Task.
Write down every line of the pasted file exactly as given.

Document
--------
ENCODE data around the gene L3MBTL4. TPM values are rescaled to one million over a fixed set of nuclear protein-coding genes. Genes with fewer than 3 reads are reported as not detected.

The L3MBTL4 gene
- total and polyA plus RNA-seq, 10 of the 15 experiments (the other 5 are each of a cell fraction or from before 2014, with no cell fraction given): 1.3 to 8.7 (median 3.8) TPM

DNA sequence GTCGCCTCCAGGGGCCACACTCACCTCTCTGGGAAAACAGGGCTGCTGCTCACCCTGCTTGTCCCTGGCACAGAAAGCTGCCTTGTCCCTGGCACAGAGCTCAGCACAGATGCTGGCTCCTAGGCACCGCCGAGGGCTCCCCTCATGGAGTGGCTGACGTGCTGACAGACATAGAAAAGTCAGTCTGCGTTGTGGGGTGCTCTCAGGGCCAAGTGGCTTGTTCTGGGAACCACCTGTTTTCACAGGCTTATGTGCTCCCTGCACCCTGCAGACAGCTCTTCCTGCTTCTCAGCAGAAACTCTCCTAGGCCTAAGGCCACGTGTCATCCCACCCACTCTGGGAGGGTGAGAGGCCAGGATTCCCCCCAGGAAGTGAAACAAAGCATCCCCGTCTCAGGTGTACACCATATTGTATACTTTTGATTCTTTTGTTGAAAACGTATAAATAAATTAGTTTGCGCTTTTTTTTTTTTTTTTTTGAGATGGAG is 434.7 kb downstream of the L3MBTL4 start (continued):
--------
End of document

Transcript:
ENCODE data around the gene L3MBTL4. TPM values are rescaled to one million over a fixed set of nuclear protein-coding genes. Genes with fewer than 3 reads are reported as not detected.

The L3MBTL4 gene
- total and polyA plus RNA-seq, 10 of the 15 experiments (the other 5 are each of a cell fraction or from before 2014, with no cell fraction given): 1.3 to 8.7 (median 3.8) TPM

DNA sequence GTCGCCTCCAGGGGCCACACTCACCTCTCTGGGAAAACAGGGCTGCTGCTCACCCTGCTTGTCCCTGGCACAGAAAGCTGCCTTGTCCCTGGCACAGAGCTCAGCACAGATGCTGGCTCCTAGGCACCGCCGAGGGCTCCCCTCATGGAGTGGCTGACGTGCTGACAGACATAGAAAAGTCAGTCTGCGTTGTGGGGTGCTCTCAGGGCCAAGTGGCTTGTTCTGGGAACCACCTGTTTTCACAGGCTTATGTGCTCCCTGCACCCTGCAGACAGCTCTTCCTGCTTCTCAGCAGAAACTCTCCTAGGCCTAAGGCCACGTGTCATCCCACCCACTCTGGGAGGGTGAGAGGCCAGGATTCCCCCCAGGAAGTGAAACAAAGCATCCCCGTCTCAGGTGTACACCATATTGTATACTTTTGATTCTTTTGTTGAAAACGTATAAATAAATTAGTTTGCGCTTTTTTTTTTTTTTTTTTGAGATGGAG is 434.7 kb downstream of the L3MBTL4 start (continued):